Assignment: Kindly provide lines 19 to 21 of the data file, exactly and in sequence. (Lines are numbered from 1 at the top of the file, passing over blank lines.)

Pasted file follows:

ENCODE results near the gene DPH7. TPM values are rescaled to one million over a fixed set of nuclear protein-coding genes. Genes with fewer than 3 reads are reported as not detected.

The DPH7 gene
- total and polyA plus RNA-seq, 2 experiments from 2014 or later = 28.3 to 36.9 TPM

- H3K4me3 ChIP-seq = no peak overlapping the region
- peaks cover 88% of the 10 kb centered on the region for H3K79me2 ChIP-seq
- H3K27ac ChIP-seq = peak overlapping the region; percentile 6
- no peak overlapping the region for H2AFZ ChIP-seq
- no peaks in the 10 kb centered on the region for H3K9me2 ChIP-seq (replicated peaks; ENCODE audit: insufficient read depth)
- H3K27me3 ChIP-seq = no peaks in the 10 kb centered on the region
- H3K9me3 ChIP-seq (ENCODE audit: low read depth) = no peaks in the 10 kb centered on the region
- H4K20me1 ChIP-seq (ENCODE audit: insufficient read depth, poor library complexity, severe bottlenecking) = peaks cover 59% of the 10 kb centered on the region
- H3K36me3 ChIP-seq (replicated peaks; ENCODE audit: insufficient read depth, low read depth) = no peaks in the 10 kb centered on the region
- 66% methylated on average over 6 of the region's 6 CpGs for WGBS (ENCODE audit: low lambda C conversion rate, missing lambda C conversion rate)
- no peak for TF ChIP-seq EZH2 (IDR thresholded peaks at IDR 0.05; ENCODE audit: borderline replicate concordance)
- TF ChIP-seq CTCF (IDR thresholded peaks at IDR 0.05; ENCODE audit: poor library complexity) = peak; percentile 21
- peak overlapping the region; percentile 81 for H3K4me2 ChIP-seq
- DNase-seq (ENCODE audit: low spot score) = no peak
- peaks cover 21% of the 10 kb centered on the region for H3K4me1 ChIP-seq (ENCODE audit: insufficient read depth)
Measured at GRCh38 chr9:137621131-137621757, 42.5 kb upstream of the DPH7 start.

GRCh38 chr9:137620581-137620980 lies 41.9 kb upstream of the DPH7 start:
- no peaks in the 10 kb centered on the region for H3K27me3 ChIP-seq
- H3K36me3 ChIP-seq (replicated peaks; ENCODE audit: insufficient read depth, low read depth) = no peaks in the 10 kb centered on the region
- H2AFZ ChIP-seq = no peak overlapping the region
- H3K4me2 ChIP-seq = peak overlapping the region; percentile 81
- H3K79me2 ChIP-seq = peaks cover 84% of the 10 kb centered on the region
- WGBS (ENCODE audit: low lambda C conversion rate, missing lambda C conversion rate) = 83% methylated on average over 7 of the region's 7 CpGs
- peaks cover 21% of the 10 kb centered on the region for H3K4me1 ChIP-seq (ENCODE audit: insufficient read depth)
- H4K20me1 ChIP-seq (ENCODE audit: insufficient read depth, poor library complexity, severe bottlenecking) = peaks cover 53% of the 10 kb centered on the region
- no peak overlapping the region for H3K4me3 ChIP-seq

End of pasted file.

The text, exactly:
Measured at GRCh38 chr9:137621131-137621757, 42.5 kb upstream of the DPH7 start.

GRCh38 chr9:137620581-137620980 lies 41.9 kb upstream of the DPH7 start:
- no peaks in the 10 kb centered on the region for H3K27me3 ChIP-seq